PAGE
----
karu (#), kâtené (#)
Fr.: toile d'arraignée
A web spun by a spider to entrap its prey; a single thread spun by a spider; something resembling a cobweb; anything finespun, flimsy, or insubstantial (Dictionary.com).
M.E. coppeweb, derivative of O.E. -coppe "spider" in atorcoppe "poison spider;" + → web.
Karu "cobweb, web," variants kari, kartané, kartiné, kârtanak, kârtané, kare tan (all in Dehxodâ), (Malâyeri, Hamadâni) kâtena, (Gilaki) kârtang, (Kermâni) kerâš, (Qêyeni) kalaš, (Qomi) kârye, (Tabari) kel, kuli, (Yazdi) kare, from *kar-, *kâr-, *kel- "to weave;" cf. (Ormuri, in Pakistan, Afghanistan) gal-/galôk- "to weave;" PIE base *ker- "to weave; rope."
Fr.: toile cosmique
The entire, large-scale structure of the → Universe in which → galaxy clusters are connected by → cosmic filaments (made up of → dark matter and → baryons) in a spongelike geometry, while the low-density → voids are connected to each other by low-density tunnels. The term cosmic web was coined in 1996 by J. Richard Bond et al. (Nature, 380, 603).
James Webb Space Telescope (JWST)
durbin-e fazâyi-ye James Webb, teleskop ~ ~ ~
Fr.: Télescope spatial James Webb
A large, infrared space telescope with a mirror 6.55 m in diameter, scheduled for launch in 2018. JWST's instruments will work primarily in the infrared range of the electromagnetic spectrum, with some capability in the visible range (0.6 to 28 μm). The scheduled instruments are Near IR Camera (NIRCam, field of 2.2 x 4.4 arcmin, wavelength range 0.6-5 μm), Near IR Spectrograph (NIRSpec, 3.5 x 3.5 arcmin, 0.6-5 μm, resolving powers of ~ 100, ~1000, and ~3000), Mid IR Instrument (MIRI, 1.4 x 1.9 arcmin, 5-27 μm, R ~ 3000), and Fine Guidance Sensor (FGS, 2.3 x 2.3 arcmin, 0.6-5 μm, R ~ 100). The successor to the → Hubble Space Telescope will be placed in an orbit about 1.5 million km from the Earth, at the → Lagrangian point L2. The JWST project is a → NASA-led international collaboration with the → European Space Agency and the Canadian Space Agency. The scientific goals of JWST can be grouped under four broad topics: first light after the Big Bang; galaxy formation; birth of stars and protoplanetary systems; and planetary systems and the origins of life.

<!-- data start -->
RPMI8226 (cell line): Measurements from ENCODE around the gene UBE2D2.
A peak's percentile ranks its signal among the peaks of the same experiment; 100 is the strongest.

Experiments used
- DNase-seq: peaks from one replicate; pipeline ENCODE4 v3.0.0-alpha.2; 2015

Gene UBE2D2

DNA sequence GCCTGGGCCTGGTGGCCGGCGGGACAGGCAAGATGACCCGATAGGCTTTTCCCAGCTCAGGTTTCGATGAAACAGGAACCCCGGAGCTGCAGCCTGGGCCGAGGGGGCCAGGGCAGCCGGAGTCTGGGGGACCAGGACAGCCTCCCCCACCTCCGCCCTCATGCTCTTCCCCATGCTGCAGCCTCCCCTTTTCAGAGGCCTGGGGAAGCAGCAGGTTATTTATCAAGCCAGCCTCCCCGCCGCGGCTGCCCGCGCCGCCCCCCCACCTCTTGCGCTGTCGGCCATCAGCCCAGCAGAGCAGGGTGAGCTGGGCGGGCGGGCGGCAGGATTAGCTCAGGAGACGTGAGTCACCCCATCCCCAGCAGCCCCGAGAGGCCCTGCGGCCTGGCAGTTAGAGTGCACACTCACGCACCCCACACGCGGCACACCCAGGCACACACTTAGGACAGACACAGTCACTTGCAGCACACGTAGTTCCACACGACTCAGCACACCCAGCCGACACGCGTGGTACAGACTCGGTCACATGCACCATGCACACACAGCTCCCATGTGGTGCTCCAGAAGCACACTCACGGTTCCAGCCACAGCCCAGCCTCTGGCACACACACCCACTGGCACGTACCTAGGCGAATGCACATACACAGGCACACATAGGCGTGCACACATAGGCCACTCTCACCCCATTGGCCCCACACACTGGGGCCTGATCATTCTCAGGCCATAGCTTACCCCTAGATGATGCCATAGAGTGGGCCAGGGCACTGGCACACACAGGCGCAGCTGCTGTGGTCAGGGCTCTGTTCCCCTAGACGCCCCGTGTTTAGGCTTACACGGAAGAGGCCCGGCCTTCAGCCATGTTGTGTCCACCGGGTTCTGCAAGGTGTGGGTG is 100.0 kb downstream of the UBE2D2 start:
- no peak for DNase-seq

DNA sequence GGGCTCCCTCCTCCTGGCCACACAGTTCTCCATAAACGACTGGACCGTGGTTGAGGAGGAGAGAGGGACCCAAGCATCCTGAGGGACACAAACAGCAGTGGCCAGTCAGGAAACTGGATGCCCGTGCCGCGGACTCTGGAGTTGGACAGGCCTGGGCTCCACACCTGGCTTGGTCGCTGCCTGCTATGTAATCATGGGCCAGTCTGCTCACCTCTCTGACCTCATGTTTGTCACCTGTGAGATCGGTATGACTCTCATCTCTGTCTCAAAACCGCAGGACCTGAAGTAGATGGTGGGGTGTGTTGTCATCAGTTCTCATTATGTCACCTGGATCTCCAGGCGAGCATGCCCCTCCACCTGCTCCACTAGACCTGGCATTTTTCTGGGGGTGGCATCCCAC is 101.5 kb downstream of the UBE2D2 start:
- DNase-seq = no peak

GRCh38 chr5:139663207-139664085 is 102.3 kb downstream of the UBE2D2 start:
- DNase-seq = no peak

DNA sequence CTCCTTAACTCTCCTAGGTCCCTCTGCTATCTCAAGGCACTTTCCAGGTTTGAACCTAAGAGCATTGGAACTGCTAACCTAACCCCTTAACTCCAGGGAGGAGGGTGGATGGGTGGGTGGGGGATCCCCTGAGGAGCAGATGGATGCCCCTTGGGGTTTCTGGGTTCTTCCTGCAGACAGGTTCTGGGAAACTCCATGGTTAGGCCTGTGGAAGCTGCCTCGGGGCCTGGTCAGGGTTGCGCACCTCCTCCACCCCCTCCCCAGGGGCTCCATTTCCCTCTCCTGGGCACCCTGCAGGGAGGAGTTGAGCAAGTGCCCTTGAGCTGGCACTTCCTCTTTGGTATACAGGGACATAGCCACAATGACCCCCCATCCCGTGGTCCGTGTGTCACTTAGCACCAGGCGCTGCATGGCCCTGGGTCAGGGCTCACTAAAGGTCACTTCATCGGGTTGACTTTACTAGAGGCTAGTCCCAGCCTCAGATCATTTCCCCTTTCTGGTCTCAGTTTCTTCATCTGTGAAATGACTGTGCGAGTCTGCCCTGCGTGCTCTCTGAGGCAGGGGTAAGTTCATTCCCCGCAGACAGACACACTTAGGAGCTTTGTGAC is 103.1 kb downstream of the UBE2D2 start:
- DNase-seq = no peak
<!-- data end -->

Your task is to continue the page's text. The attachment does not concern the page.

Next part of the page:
Named in honor of James E. Webb (1906-1992), who headed NASA from 1961 to 1968, overseeing all the manned launches in the Mercury through Gemini programs, until before the first manned Apollo flight; → space; → telescope.
vap, karu kâtené
1) A network of fine threads constructed by a spider from fluid secreted
by its spinnerets, used to catch its prey.
M.E., from O.E. webb "woven fabric, woven work, tapestry," from (cf. O.Sax. webbi, O.Norse vefr, Du. webbe, O.H.G. weppi, Ger. Gewebe "web"); Skt. ubhnati "he laces together," Per. baftan "to weave," as below; Gk. hyphe, hyphos "web;" PIE *webh- "to weave."
Vap, variant of Mid.Pers. waf-, wap- "to weave;" Baluchi gwapit, gwapt/gwap-, Yazdi vôpt/vôp- "to weave;" Mod.Pers. bâf-/bâftan; Av. ubdaēna- "made from woven material;" Proto-Ir. *uab/f "to weave;" cognate with web, as above.
Named after German physicist Wilhelm Eduard Weber (1804-1891).
qânun-e Weber-Fechner (#)
Fr.: loi de Weber-Fechner
A physiological relationship stating that to make a sensation increase in arithmetical proportion, the stimulus must increase in geometrical progression. In acoustics, the → bel (B) unit is used to relate the intensity of sound to an intensity level corresponding to the human hearing sensation. Similarly, the division of stars into a scale of → magnitudes is based upon the Weber-Fechner law. Same as Fechner's law.
After Ernst Heinrich Weber (1795-1878), a German physician, was one of the first people to approach the study of the human response to a physical stimulus in a quantitative fashion, and Gustav Theodor Fechner (1801-1887), a German physicist who founded psycho-physics and proposed the mathematical formulation in 1860; → law.